shaanxi girl at heart


My grandmother’s house in Shaanxi, which hasn’t changed a single bit in decades. There’s something intensely comforting about that consistency. Going back always feels like a full-body detox, a time to shed so many of the unnecessary layers that typically weigh me down, a way to simplify myself. Both electricity and running water were knocked out the days I was there, so I spent the afternoons watching my aunts and grandmother trash talk each other over mahjong with the occasional trip into town on the back of a bicycle. And, of course, nothing can compare to hardy Shaanxi feasts, plates of sautéed starch noodles/粉条 and zi juan (rolled vegetable pockets) that I can’t even find in Xi'an restaurants. If only I could’ve fueled up for an entire year. :(

It’s been an exhausting couple of days. So many people have reached out to me through text, e-mail, Facebook in concern, and I feel totally ill-equipped to handle the amount of compassion poured into Boston from all corners of the world. I keep tearing up in public, at work, on the bus, and I can no longer tell what’s driving the emotional backlash, whether the helplessness comes from aftershocks of fear and confusion or from an inability to process the overwhelming generosity of friends and strangers alike.

Despite that kindness, I haven’t felt so isolated in years. It’s magnified by how only a few days ago, I was surrounded by family and now I feel like I’m grappling alone through a blind obstacle course with no idea what lies at the end of it. The gut reaction of “I want to go home” and the harsh realization that I don’t mean Boston, not even with the number of years and contacts I’ve clocked here. I guess that saying about people and roots has merit. Home is where, etc. Maybe it’s because the attack happened so soon, not even 24 hours, after I landed and my head got stuck in the transition, stalled between two destinations without a clear answer of which one classifies as final.


Shaanxi countryside photo diary ❤ (a continuation from part 1):

  • Front door of my grandparents’ house (where I spent my toddler years!)
  • Snapshots of the master bedroom, washing station, neighboring rooftops, and front street
  • Burial ground and my great-grandmother’s 1-year death anniversary procession (burned paper money, set off some fireworks, left a giant flower wreath)
  • My uncle’s dog pipi, who roams free but always knows when and how to get back home
  • Abandoned house nearby + communism art deco…?
  • Handmade baby shoes!! My grandmothers/aunts used to sew these by the batches, but it’s gotten trendier to just buy manufactured shoes

I get easily defensive over rural China/农村. It’s not hard to see the disparity gap between the lightning development of first- and second-tier cities and then the negligence and hand-me-downs of the countryside, but what pisses me off more is the dismissive attitude directed toward migrant workers and farmers, especially in the urban areas. Different lifestyles and expectations, but the superiority complex gets tiring. Never do I feel as focused and clear-headed as when I get to go back, when I can surround myself with the type of comfort that’s already going extinct and let the usual distractions slough off like dead skin.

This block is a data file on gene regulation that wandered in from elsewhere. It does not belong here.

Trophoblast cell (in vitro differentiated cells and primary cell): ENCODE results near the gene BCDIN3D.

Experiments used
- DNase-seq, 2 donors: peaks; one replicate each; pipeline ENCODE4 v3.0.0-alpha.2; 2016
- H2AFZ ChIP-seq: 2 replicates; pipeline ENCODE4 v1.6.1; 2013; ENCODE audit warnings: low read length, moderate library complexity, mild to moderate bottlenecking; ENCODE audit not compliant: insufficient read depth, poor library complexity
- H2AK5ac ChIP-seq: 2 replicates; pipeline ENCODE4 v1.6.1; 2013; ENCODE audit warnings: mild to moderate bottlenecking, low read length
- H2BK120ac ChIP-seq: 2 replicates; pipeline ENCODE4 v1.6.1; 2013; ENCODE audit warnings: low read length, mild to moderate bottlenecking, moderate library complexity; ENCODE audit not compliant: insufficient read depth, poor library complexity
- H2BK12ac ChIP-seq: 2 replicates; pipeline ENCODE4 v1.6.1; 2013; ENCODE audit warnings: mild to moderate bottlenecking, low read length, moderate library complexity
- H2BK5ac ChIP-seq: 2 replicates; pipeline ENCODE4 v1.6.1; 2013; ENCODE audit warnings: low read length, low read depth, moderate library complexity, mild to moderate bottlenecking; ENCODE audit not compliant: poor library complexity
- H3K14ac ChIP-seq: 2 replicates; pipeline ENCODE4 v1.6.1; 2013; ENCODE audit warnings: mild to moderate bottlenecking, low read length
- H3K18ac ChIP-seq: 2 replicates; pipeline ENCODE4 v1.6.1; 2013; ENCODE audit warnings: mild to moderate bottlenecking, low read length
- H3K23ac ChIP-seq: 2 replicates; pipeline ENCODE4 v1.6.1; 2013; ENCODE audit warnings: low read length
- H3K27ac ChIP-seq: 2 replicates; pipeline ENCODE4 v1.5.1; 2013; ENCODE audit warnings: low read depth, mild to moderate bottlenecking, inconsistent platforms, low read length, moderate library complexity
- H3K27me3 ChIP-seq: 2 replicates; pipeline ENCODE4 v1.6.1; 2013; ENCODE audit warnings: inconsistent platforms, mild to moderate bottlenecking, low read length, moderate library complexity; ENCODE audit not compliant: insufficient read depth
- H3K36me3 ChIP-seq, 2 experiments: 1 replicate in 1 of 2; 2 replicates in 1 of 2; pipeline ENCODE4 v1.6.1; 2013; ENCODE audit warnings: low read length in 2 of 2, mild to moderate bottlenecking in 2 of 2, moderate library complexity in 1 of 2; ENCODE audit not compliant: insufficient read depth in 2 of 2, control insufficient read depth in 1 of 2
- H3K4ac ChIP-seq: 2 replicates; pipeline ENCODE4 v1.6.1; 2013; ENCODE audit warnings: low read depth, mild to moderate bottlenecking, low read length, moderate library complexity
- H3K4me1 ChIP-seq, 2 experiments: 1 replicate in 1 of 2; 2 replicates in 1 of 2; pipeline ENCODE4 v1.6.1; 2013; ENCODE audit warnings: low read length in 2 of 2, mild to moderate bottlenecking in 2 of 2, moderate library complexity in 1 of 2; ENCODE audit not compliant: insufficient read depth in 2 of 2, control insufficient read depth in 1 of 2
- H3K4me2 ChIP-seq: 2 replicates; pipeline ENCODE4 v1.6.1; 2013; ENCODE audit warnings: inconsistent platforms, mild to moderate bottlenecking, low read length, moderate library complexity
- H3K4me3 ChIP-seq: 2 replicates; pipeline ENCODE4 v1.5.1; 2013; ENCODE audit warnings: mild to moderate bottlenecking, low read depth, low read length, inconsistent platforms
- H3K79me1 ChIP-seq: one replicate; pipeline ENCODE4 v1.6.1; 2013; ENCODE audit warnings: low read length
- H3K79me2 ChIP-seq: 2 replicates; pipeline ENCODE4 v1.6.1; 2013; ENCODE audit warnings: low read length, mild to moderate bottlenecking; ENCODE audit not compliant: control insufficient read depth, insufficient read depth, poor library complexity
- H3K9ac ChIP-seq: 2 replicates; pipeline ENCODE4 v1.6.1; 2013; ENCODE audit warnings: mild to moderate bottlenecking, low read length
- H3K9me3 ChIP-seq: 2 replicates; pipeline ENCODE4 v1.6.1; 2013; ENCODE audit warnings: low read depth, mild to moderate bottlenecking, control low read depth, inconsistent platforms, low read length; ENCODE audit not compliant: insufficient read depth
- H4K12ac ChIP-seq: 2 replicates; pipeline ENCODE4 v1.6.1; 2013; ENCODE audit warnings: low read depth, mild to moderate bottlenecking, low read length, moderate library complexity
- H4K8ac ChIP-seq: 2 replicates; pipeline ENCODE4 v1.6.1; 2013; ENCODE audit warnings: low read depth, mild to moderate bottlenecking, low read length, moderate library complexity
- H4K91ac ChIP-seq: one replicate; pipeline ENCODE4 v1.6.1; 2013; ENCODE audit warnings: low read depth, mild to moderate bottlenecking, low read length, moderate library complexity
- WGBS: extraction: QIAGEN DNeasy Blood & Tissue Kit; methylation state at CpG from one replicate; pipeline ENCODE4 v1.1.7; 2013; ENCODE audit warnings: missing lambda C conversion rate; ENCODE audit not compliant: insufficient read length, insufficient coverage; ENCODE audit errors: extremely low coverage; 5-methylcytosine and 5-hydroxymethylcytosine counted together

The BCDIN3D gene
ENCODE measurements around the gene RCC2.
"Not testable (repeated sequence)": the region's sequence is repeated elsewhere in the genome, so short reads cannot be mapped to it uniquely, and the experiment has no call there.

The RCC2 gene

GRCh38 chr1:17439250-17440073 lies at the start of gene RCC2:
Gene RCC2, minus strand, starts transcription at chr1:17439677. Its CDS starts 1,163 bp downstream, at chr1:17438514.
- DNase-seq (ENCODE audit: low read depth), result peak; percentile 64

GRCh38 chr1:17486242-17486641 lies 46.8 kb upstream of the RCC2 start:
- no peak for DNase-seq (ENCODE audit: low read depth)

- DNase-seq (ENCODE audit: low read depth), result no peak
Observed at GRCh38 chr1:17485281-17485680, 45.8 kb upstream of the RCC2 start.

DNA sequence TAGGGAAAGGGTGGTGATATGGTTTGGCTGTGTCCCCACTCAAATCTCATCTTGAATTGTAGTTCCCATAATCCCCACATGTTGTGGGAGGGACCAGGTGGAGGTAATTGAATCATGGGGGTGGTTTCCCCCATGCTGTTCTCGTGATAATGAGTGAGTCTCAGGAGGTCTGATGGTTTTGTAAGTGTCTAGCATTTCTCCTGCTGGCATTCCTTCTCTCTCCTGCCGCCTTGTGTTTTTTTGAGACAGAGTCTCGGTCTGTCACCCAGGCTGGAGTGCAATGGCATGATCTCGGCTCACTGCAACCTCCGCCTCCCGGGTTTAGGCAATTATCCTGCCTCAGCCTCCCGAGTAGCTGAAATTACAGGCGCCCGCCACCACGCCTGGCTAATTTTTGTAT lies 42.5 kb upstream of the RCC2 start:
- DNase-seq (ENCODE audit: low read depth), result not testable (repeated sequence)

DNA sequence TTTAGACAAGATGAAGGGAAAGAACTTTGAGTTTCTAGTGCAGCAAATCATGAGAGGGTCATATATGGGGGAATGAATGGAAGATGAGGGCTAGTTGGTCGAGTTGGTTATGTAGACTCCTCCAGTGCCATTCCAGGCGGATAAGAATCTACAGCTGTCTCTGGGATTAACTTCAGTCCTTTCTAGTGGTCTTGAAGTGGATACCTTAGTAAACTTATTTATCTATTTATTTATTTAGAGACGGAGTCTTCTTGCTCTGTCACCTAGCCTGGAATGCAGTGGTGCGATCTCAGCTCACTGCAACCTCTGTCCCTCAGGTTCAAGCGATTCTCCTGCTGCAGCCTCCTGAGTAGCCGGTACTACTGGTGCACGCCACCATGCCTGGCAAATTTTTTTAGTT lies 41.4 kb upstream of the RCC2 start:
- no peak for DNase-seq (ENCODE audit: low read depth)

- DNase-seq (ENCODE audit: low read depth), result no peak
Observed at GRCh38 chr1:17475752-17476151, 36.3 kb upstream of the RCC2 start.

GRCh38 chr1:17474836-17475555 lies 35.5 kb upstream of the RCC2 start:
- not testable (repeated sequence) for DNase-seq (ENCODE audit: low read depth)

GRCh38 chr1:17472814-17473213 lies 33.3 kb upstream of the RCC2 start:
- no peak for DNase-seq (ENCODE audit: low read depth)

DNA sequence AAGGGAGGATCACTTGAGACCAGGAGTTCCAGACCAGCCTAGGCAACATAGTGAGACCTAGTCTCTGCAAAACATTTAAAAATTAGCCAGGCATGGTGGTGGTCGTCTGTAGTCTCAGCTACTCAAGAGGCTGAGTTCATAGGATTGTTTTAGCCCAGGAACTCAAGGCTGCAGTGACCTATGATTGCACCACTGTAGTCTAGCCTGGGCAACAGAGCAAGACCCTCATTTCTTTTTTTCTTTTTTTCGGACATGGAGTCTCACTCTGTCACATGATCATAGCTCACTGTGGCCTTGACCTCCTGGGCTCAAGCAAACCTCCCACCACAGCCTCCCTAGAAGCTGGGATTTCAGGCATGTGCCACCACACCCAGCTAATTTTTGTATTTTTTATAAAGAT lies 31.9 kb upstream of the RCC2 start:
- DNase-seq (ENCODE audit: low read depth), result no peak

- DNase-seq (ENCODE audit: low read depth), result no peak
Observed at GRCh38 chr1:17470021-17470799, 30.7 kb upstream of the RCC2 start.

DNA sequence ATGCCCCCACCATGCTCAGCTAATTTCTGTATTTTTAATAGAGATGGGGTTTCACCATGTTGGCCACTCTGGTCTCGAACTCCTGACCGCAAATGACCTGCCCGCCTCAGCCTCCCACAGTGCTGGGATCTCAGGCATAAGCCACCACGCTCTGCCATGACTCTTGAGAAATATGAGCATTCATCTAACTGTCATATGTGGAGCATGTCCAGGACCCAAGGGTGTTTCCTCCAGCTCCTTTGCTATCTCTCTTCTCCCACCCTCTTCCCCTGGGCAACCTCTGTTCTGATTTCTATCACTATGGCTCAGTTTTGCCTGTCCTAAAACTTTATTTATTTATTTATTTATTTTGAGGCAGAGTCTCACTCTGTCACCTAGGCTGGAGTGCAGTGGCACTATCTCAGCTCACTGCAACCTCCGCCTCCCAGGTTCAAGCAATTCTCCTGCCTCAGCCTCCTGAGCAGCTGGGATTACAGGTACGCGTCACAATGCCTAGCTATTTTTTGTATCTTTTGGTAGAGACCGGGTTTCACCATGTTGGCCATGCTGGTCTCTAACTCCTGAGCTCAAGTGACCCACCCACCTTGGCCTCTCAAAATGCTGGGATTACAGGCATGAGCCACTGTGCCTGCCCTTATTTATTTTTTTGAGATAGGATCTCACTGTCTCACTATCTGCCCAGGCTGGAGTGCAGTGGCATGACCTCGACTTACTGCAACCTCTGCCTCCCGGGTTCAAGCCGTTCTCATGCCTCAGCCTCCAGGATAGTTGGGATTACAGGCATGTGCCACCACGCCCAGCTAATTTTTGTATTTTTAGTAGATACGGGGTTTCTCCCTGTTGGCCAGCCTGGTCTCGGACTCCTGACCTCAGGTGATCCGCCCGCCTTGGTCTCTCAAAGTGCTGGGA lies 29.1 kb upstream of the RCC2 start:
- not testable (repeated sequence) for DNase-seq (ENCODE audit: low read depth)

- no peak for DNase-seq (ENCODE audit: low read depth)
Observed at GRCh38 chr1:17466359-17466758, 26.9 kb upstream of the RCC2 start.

Xi'an is incredibly special to me - birthplace, eternal hometown, the best food I’ll ever eat in my life. Maybe it’s because my parents have so many roots there, but Xi'an always makes me feel like anything is within reach as long as I want it. This time, family friends took us up to their vacation house in the surrounding mountains for a day of natural hot springs and tea tasting, where I got to spend the afternoon rolling around in the sun and playing with their ridiculously adorable puppy (aptly named 可乐 ♡).

Every so often I’ll wonder how my life would’ve turned out if my dad had decided to stay in China after finishing his graduate degree instead of accepting the research offer in Texas. I think indisputably my quality of life was higher growing up in the States compared to the mainland (based on air quality and the public education system alone), though it’s hard to judge on outcomes; almost all of my parents’ friends sent their kids abroad to the U.S. or Europe for university, so chances are I probably would’ve ended up over here at some point anyway. I can tell sometimes my dad regrets leaving, even if the thought process had been simple enough; he emigrated in 1991, two years after the Tiananmen Square protests. Who knew China would blossom into such a stable economic powerhouse in 20 short years.


羊肉泡馍 (lamb stew with soaked homemade bread chunks), hand-cut noodles with vegetables, sauteed fish & tomatoes, and garlic spinach dumplings. I called ahead the week before I flew home to tell my mother all the things I wanted to eat. :> Growing up, I definitely didn’t appreciate how lucky I was to have authentic and nourishing Chinese meals on a regular basis and instead was so excited to go off to college and eat “American” food. Now I’d give anything to have access to my mom’s kitchen again.